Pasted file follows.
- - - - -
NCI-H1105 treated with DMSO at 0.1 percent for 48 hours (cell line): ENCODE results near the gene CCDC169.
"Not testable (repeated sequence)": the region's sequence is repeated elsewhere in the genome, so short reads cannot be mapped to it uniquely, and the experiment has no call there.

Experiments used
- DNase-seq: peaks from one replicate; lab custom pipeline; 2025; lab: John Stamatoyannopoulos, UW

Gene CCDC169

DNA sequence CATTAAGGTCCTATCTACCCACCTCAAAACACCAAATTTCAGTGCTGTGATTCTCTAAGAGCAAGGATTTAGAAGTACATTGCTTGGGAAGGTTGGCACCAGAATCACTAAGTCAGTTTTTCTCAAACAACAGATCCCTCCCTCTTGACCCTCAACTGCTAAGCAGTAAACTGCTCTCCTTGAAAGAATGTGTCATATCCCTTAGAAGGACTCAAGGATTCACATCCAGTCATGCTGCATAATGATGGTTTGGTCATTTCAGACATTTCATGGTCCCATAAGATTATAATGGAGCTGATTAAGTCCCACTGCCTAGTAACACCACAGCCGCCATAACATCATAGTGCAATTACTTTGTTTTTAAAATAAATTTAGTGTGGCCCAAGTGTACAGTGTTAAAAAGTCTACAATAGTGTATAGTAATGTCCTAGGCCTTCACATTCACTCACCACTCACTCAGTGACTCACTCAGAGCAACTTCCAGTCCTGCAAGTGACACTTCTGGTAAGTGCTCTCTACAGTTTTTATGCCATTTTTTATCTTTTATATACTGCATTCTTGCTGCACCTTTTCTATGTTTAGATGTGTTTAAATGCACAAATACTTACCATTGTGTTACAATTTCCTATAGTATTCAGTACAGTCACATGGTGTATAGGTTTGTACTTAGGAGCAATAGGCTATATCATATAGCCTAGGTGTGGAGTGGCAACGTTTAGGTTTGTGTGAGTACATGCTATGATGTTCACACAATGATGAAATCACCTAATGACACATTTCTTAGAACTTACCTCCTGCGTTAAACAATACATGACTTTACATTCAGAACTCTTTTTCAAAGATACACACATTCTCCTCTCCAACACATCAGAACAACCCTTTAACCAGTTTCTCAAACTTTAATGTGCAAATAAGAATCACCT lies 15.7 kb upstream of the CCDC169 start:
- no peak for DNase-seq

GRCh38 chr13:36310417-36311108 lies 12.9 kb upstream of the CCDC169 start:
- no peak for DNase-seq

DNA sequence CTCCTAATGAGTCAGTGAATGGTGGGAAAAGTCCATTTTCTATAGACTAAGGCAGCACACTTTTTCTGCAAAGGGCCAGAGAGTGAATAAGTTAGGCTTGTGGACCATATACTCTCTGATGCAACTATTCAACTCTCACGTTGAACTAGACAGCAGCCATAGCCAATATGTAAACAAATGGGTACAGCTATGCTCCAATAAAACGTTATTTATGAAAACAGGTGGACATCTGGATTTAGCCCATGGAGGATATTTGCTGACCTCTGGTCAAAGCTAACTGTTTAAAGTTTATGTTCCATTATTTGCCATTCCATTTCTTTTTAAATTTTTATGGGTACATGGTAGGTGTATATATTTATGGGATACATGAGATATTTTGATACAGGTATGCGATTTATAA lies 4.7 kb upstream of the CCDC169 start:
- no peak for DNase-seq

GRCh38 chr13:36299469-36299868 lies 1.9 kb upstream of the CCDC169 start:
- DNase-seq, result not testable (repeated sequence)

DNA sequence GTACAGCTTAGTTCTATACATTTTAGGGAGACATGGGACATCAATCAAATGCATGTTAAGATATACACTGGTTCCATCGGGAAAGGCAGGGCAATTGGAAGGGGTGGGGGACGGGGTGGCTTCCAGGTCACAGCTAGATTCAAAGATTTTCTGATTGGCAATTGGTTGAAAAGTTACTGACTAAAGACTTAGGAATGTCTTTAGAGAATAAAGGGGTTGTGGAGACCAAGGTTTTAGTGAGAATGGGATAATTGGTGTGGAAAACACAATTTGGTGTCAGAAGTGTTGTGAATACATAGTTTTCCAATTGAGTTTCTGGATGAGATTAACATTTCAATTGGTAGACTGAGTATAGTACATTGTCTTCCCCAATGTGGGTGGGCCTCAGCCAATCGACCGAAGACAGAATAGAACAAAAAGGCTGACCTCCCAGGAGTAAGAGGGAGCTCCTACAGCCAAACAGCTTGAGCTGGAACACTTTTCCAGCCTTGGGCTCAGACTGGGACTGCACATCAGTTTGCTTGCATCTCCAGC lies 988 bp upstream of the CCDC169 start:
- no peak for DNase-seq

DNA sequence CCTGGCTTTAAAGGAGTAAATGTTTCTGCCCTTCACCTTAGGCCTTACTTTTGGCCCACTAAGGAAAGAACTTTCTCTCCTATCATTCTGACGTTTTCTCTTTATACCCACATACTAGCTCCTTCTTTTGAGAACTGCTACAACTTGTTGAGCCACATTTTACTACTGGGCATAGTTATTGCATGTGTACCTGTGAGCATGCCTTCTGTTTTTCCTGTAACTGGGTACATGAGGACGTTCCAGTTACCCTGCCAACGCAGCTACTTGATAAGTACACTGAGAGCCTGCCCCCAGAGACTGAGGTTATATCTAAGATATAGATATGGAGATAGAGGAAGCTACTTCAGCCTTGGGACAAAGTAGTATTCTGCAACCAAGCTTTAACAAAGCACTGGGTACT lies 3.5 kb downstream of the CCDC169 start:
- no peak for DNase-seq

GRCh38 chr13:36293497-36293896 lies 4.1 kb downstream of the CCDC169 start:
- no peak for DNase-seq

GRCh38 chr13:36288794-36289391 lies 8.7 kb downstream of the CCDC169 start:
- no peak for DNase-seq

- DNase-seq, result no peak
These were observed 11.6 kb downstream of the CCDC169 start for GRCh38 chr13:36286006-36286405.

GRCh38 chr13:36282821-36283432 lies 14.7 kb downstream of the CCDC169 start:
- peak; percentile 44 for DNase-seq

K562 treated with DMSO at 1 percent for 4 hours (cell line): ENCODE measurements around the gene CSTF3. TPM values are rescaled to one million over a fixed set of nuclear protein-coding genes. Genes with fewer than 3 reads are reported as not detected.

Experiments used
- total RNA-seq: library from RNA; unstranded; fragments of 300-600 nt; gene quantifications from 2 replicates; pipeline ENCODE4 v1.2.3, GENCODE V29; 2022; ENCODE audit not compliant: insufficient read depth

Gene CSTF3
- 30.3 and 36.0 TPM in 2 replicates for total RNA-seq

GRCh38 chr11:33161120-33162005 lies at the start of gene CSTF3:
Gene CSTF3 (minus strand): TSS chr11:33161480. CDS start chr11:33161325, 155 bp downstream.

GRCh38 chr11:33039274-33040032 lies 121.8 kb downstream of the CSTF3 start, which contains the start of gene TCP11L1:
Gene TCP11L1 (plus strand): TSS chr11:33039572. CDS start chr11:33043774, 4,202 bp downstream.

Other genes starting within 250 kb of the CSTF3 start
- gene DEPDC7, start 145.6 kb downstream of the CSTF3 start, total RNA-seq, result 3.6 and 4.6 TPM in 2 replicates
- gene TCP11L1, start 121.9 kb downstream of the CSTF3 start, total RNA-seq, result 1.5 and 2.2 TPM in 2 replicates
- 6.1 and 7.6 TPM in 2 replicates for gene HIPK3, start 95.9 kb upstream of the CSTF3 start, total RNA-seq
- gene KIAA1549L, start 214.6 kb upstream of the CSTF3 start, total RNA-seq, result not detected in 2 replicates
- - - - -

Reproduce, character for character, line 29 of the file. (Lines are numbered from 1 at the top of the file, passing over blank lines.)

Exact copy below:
Gene CSTF3